Chicken Care 101: Do Chickens Need Light at Night?

Like humans, chickens are prone to behavioral and physical problems once they don’t get a good night’s sleep. Well, there is an easy way to prevent these from happening– not interrupting their sleeping pattern!

There are many factors to keep your flock in a healthy sleeping pattern. One of them is not adding unnecessary night lights to their coop. Do chickens need light at night? Actually, no, though certain situations may necessitate it. Continue reading as we discuss the appropriate conditions for a chicken’s nighttime environment.

Do Chickens Need Light at Night?

It is understandable why poultry farmers think their flock needs light at night. After all, light directly affects the egg-laying production of chickens. Others also use night light to prevent predators from coming to the coop and attacking the defenseless chickens while everyone else is sound asleep.

However, a seasoned poultry farmer would know that chickens do not need light at night. Chickens require both darkness and light to survive. In fact, there is only a significant number of hours for chicken’s exposure to daylight and darkness.

  • Daylight – Chickens require 14 to 16 hours of light daily to function properly and be at optimum egg-laying capacity.
  • Darkness – To get good sleep and rest, chickens need 6 to 8 hours of uninterrupted darkness daily.

It is crucial to consider your location because the location and seasons in each country may also affect the hours of darkness and daylight. For example, in the United States of America, the days are longer from June to September; meanwhile, it is shorter from December to March. Understanding this simple information will help as a basis for adjusting your chicken’s needed care.

Do Chicks Need Light at Night?


Since chicks are very delicate, there are considerations when deciding whether to install a night light in their coop. Newly hatched chicks may need light at night for about a month after birth, especially if separated from their hens. However, if they are cooped up with their hens, you may leave them without light.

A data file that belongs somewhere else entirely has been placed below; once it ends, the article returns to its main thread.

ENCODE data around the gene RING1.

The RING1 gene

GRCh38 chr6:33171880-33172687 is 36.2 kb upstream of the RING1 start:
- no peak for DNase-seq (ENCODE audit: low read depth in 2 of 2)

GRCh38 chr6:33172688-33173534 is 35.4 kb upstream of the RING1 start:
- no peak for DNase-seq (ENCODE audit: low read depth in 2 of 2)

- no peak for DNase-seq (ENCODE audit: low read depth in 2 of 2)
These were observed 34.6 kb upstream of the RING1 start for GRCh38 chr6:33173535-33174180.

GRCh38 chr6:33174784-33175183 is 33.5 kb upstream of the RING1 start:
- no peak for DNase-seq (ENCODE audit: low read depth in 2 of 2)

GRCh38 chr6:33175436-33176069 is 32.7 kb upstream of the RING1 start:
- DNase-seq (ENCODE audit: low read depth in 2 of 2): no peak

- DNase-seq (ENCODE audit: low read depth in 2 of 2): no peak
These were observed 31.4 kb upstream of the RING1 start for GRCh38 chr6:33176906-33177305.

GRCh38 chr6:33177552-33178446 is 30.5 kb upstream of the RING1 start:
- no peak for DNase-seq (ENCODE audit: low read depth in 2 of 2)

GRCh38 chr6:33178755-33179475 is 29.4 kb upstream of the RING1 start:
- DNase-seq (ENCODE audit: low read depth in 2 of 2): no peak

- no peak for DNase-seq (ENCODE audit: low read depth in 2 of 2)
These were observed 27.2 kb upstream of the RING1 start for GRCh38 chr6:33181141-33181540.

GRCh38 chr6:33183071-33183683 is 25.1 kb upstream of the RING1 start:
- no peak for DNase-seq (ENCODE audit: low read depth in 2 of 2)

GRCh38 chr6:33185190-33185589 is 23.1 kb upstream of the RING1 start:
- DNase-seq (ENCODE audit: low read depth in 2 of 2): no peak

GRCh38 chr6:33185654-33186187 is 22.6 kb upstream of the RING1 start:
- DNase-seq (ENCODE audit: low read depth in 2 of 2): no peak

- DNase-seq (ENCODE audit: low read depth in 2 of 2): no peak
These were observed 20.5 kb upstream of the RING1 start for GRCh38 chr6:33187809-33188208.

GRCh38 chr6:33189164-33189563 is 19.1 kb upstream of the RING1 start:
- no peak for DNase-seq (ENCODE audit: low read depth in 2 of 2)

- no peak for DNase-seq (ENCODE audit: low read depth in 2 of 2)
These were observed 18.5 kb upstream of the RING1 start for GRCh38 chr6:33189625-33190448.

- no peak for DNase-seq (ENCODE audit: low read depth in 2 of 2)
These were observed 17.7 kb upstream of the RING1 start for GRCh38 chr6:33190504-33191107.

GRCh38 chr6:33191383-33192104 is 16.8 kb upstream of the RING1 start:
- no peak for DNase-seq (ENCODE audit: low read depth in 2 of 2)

Chicks also need the same daylight and darkness hours as adult chickens. However, since chicks require more supervision due to their fragile bodies, keeping a light source in their coop is advisable. It ensures they can see in the dark since their eyesight has yet to develop fully. It will also aid them in finding their water, feeds, and roosting area.

Moreover, newborn chicks are considered Poikilothermic, implying that their body temperature depends on their environment. The ideal temperature for chicks lies between 60-65°F. If their ambiance is within this range, they won’t need a heater or a supplemental light to keep them warm. If you prefer a more natural way to control their temperature, keep them in the same coop as their hens.

Remember that the main reason why chicks need light is because it helps regulate their body temperature, not due to their necessity for light itself!

When to Use a Night Light in the Coop?

When to Use a Night Light in the Coop

Before Dusk & Dawn

Maintaining the darkness in the coop is just as important as providing them with a guiding light during dusk and dawn. During these times, a light will help your chickens find their way back into the coop, especially if they are foraging during the day. A low-intensity light is also valuable for preventing confusion due to sudden changes between daylight and darkness.

Once the flock is already settled in their respective roosting area, turn off the light so they can sleep and rest. Some poultry farmers use automatic timers, so they won’t need to monitor the light in their coop manually.

During Winter (Optional)

There are split opinions about using light in the coop during winter. In this short clip, a poultry owner says that adding supplemental light is unnecessary and will only hinder chicken bodies’ natural process (like molting).

However, other reasonable arguments state that it is challenging to fill the light requirement of chickens during winter because this season has the shortest daytime. To keep up, adding light at night would be helpful. Using light will also help to keep the coop’s cold temperature tolerable.

Since there are different perspectives about this, it is up to you– the owner, which do you think will be best for your flock.

What Happens When You Give Too Much Light to Chickens?

What Happens When You Give Too Much Light to Chickens

One of the benefits of having a backyard farm is the unlimited supply of freshly hatched eggs. The rush of eating or selling all these is exciting, so some farmers would do their best to keep the produce coming. Even if it takes adding unnecessary lights to the coop for faster egg production.